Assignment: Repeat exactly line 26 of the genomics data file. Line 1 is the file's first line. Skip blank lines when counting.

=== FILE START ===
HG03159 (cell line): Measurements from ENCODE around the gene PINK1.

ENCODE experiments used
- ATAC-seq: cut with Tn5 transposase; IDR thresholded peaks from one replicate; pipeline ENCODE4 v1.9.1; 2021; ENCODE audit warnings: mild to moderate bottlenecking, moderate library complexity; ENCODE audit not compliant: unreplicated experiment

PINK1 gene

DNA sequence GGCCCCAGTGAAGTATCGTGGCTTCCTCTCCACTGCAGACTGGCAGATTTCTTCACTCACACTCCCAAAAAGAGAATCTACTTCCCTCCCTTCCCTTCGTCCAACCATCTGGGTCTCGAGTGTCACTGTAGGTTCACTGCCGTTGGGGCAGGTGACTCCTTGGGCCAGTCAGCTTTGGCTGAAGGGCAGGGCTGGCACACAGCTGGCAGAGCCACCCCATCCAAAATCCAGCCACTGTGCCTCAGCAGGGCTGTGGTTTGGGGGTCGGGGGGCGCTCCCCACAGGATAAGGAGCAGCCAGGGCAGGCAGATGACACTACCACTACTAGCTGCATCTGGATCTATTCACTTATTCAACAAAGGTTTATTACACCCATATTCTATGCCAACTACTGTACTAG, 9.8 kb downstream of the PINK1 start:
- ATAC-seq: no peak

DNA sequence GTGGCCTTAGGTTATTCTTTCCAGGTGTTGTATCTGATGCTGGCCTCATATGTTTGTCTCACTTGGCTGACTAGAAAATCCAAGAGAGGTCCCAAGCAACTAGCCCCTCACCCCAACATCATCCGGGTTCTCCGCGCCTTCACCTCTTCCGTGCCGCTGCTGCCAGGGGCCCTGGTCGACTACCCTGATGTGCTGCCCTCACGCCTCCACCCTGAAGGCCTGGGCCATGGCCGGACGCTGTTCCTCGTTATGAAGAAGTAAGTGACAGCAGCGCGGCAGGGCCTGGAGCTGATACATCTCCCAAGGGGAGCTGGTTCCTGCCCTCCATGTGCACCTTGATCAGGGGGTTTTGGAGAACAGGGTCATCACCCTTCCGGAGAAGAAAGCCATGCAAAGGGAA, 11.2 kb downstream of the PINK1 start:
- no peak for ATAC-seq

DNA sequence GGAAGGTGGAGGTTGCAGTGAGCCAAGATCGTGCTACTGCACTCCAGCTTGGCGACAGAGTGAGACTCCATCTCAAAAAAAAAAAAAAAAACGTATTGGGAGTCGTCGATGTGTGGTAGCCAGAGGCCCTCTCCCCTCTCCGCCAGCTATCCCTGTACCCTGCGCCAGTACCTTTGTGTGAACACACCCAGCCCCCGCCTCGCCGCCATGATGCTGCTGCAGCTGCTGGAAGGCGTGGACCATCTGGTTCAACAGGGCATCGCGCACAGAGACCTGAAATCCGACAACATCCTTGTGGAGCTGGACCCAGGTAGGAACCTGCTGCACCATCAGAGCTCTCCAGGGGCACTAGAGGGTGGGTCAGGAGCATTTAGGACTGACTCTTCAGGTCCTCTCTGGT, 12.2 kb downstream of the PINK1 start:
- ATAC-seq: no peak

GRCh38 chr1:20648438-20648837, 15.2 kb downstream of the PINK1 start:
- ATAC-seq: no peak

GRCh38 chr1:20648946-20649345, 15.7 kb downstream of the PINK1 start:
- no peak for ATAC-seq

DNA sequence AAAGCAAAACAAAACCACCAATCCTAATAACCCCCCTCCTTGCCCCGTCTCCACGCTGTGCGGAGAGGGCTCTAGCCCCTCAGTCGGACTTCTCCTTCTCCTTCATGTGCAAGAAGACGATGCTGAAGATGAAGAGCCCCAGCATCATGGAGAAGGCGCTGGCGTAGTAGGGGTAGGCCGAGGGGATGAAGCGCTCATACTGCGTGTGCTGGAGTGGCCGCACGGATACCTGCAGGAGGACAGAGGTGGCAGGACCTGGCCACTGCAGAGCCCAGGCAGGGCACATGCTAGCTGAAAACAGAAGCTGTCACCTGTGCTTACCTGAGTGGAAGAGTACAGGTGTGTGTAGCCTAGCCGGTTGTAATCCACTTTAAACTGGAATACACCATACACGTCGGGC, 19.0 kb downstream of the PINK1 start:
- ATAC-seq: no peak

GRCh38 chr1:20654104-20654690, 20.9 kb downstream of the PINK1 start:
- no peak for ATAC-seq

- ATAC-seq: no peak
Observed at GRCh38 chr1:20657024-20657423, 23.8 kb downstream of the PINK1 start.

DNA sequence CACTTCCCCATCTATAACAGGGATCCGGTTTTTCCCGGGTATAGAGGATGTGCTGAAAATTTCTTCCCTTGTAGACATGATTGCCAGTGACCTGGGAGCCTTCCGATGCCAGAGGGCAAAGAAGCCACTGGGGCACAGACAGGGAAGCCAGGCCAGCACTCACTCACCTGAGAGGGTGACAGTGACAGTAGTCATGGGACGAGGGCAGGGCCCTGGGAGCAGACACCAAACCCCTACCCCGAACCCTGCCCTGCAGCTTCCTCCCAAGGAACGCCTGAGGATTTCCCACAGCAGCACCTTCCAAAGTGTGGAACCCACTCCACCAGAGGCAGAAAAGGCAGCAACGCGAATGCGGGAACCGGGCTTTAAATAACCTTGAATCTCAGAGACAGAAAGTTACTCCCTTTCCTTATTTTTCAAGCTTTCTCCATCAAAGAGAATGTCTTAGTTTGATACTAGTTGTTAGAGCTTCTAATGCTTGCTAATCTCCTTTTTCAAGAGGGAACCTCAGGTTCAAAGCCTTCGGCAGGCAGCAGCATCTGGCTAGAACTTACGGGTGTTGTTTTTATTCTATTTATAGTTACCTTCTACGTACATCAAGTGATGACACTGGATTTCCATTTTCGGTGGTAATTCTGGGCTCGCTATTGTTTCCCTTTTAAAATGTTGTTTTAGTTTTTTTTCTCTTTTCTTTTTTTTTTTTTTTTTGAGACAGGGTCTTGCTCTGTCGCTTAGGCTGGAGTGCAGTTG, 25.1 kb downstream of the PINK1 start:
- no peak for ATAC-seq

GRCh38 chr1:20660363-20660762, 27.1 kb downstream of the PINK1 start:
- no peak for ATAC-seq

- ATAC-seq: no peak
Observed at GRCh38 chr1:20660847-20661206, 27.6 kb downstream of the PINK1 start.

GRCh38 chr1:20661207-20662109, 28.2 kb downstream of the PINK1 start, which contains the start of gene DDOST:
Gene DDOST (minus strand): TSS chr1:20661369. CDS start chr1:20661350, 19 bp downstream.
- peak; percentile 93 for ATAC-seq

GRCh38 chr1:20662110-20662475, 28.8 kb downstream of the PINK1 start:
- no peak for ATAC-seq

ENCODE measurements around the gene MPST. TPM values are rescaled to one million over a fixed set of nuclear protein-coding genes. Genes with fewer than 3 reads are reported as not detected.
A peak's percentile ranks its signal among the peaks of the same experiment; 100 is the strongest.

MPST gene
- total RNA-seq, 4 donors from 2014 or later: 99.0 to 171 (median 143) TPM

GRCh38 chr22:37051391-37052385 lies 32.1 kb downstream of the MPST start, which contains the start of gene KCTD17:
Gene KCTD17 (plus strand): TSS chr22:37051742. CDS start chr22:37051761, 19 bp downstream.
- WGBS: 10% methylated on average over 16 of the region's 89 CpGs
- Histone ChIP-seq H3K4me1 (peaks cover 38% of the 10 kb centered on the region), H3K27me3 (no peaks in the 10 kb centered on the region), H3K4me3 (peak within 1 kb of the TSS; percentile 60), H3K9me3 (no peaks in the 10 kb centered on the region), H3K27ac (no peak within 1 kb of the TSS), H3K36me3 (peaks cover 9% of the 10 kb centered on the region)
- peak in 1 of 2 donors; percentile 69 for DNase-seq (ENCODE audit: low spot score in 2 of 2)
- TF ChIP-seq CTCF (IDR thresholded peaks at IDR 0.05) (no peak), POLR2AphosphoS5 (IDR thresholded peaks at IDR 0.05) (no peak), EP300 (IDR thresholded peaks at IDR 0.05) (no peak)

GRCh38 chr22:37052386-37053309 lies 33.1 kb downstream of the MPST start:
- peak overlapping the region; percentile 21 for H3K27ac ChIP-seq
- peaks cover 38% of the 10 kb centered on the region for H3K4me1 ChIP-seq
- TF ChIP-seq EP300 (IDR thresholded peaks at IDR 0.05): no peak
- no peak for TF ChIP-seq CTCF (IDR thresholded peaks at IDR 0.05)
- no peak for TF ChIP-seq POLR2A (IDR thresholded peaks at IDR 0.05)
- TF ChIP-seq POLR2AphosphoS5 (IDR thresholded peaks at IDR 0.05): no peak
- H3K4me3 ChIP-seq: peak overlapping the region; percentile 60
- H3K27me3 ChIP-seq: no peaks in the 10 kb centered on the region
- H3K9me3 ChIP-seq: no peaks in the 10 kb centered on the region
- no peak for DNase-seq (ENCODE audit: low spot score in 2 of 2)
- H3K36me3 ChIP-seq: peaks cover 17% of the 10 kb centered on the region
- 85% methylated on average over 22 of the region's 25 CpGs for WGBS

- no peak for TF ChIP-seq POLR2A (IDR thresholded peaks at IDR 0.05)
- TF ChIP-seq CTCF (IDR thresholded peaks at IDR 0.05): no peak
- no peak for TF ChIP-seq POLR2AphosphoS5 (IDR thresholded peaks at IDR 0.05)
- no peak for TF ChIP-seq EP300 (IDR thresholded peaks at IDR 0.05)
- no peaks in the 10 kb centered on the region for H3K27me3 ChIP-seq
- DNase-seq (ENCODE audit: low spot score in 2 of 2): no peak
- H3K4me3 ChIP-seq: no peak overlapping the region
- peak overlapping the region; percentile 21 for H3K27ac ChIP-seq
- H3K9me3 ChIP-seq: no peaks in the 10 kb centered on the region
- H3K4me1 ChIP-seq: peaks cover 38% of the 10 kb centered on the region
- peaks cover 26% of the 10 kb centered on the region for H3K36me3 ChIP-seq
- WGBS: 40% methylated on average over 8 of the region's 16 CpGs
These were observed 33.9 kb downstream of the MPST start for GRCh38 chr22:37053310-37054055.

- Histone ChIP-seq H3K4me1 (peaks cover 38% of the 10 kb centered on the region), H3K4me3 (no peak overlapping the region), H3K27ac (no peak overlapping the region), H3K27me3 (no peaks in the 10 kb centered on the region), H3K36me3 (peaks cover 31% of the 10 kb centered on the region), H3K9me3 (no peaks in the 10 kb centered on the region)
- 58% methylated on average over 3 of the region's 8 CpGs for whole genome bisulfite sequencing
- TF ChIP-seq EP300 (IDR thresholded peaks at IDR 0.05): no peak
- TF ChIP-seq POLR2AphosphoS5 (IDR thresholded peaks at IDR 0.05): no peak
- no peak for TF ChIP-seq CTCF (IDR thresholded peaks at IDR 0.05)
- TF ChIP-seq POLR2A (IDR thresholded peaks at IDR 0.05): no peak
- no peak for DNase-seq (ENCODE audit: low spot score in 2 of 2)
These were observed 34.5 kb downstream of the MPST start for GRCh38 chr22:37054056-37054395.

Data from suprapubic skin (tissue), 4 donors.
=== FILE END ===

Observed at GRCh38 chr1:20660847-20661206, 27.6 kb downstream of the PINK1 start.